Of course, our DNA articulates the building blocks of how our bodies grow — a type of narrative, so to speak — but beyond that, our DNA carries stories of our ancestors too. Researchers have discovered that our DNA carries imprints of our grandparents’ life experiences, and perhaps, further back as well.
Sadly, this was initially discovered by looking at the impacts of trauma. When ancestors have endured trying experiences, descendants carry some imprints of those experiences. See this:
But we are not stuck in these stories. The same discovery tells us that we are writing our DNA even as our DNA writes some aspects of our lives.
So. . .
All the work we do to heal, to grow, to connect, to create space, to write new stories in our lives, and in the lives of our communities, shapes the physical building blocks of ourselves and generations that follow us.
If the leaders in the White House weren’t so ableist in their beliefs that masks make a person look sick, and therefore, “weak,” “bad,” “shameful,” and “to be ridiculed,” we might not be in this cascading mess of a contagion.
I hope for everyone involved and wish for recovery and wellness. I am dismayed and angry that leaders are needlessly exposing people to this virus, especially when they have immediate, high level access to experts and best practices to protect public health. There are a lot of people whose names are not going end up in the news cycle, but whose lives are going to be impacted and disrupted by this spread.
I really appreciate the book, Emergent Strategy: Shaping Change, Changing Worlds by adrienne marie brown. I find it to be a remarkably refreshing, empowering paradigm shift in how we understand our relationships, our connection to the earth, our activism, our organizing, and our processes for affecting change.
There is so much I could share, as this has opened up reflections for me in many directions. But today, I want to share a piece of the book that has been sitting personally for a long time.
adrienne marie brown says,
“We need each other. I love the idea of shifting from ‘mile wide inch deep’ movements to ‘inch wide mile deep’ movements that schism the existing paradigm.” (page 20)
Inch wide, mile deep… I absolutely love that.
She is encouraging us to move away from a paradigm we might recognize very well (do you?) — that is, plunging into task-oriented work in a huge array of areas based on the urgency of the many needs around us. Those needs are very real, and when we experience burnout, we might find ourselves driven more by ‘shoulds’ than feelings of relational care. In the midst of this, she encourages to move toward a paradigm that is based on relationships — going deep with them, going deep with the care of them — because that is how transformation really happens.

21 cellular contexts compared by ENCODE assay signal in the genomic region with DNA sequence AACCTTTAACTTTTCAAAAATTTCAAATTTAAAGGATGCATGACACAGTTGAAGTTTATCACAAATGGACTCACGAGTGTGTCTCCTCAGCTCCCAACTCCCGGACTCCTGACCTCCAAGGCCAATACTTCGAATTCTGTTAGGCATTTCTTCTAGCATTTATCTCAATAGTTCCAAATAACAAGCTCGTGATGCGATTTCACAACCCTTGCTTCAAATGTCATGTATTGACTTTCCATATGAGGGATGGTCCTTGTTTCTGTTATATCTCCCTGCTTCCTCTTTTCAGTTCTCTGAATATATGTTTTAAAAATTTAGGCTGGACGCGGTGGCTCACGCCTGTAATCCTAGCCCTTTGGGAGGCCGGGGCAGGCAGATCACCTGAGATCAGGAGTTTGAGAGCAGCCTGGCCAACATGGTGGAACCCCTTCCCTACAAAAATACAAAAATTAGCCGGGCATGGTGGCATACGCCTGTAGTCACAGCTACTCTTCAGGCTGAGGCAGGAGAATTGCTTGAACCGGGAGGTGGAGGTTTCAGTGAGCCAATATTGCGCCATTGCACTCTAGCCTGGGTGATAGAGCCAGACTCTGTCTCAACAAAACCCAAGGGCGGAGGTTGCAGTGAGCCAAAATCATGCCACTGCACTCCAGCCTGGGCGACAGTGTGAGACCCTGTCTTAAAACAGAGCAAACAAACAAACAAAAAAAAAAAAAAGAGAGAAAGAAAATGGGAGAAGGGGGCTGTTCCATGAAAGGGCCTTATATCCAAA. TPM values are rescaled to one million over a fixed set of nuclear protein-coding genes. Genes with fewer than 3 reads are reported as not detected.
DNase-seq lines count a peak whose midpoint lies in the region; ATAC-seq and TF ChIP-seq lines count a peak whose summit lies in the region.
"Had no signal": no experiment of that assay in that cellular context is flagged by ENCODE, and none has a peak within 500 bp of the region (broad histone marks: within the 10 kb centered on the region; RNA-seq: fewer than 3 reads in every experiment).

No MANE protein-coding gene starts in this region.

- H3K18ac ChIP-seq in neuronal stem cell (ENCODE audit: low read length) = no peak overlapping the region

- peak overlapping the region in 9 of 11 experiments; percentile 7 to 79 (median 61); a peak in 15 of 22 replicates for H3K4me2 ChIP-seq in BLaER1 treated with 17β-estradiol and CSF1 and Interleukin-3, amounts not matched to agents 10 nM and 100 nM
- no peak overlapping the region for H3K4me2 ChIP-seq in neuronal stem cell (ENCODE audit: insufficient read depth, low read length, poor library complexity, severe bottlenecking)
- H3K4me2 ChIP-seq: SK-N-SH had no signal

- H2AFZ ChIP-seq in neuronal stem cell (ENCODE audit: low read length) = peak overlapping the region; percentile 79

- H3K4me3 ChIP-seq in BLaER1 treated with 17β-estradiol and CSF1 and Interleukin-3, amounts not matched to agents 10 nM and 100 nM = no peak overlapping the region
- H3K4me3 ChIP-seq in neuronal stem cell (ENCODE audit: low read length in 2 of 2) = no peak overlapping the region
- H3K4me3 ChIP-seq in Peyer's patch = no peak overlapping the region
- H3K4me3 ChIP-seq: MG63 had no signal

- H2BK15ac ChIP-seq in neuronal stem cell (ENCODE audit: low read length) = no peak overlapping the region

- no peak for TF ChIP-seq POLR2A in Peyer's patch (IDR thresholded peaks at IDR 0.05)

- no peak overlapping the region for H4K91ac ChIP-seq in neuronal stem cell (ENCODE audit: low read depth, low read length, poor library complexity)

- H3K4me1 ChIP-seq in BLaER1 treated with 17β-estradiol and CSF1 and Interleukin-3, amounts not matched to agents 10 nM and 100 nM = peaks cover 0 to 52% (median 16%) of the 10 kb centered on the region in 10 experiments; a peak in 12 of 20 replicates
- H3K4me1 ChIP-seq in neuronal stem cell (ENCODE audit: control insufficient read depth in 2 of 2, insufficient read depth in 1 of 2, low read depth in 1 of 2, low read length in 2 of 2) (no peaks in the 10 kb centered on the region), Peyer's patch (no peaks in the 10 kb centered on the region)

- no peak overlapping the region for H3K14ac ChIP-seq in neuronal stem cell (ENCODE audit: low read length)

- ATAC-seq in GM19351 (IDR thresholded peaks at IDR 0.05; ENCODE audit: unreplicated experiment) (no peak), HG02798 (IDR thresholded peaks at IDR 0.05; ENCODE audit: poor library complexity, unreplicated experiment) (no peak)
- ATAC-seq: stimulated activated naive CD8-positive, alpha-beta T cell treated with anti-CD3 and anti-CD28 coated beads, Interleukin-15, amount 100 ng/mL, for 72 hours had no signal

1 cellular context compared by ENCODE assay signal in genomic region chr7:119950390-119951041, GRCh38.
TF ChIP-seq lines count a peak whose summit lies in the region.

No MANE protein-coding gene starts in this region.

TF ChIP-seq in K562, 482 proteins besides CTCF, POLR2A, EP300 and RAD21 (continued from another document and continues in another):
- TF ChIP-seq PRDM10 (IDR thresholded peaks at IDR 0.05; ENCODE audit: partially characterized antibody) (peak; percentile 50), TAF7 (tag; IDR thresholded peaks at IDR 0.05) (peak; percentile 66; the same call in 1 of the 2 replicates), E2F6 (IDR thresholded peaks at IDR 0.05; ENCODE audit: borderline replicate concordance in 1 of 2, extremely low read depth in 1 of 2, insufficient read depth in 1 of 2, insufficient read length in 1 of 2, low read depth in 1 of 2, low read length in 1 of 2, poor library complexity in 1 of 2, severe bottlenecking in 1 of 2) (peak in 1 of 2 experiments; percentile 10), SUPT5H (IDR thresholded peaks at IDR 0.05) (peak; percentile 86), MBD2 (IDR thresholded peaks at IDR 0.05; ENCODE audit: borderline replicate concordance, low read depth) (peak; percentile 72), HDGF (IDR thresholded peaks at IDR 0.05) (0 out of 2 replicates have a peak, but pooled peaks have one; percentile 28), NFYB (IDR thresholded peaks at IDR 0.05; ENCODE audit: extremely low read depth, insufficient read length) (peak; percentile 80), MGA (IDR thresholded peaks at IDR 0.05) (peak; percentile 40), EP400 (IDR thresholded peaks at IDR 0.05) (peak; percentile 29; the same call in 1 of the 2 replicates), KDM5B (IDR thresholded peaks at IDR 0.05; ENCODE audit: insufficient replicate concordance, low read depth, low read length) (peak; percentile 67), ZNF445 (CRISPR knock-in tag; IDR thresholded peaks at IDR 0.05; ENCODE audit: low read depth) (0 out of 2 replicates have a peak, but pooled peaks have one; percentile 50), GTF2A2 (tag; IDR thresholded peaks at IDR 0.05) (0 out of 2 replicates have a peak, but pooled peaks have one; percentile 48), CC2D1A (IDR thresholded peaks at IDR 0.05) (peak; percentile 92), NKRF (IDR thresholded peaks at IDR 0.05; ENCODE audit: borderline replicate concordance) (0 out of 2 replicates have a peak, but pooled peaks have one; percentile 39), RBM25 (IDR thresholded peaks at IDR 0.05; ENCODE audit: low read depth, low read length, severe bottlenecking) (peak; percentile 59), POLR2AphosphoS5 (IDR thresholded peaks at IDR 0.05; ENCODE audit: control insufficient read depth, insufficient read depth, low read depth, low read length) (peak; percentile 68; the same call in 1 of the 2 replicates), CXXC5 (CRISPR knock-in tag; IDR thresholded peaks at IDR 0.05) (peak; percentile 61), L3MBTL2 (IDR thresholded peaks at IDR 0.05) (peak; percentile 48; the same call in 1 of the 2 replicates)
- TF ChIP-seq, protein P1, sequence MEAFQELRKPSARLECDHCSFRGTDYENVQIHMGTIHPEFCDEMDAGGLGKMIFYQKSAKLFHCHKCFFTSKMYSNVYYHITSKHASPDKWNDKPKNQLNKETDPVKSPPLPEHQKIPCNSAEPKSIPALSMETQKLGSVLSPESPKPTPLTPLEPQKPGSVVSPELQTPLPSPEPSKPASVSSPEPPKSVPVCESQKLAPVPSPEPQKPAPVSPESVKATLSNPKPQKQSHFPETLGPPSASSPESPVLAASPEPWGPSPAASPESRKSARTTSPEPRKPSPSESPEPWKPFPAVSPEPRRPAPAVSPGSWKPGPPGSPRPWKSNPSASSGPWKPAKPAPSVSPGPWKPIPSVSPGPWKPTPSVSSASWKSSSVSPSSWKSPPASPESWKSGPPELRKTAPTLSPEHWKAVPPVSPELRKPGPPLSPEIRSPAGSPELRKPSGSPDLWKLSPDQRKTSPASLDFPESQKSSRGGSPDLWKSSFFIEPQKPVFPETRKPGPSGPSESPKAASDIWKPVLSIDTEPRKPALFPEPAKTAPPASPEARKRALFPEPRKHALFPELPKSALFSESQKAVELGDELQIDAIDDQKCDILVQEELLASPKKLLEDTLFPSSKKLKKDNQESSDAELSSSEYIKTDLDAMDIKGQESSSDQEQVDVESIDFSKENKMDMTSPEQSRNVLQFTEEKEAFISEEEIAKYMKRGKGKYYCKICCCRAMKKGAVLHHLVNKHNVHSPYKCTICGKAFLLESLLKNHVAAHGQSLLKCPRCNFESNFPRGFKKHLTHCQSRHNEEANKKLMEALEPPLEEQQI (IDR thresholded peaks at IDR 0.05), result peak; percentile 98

It’s also much more sustainable. Whether it’s in our employment, our vocation, our neighborhood vision, or in larger scale movement work, mile wide, inch deep rhythms often lead to high burnout and low impact.
But inch wide, mile deep… That’s refreshing, transformative work.
And lately, I’ve found myself desiring this. To plant myself/ourselves particularly — not widely, but deeply — to be all-in on a few things, very specific inches,
trusting that those roots go deep, trusting that those roots find nourishing soil, trusting that those roots intertwine with other roots,
finding connection to the people planted in other inches. (and intersecting) (and providing collective nourishment).
I find the Social Change Ecosystem framework by Deepa Iyer to be very helpful. You can engage it in the images below.
For a long time in movement work, I kept putting myself in the roles I thought I should be in — with an extremely narrow of view of what roles were needed/necessary. These roles didn’t jive with my body or my skillsets, so my continual effort to put myself there not only flattened me but also canceled my ability to be and do the roles I was skilled and called to do.
What I’m saying is this —
Support all of these roles. They’re all needed. And sometimes, yes, we need to share the load of the most challenging ones. But we can hunker down in the primary one where we best fit, and be all-in there.
You can do movement work *as you.*
We partner our skills, talents, and roles so that they build something bigger than any one of us alone.
Also, I’m a few of these things, but primarily, a Caregiver and a Weaver. How about you?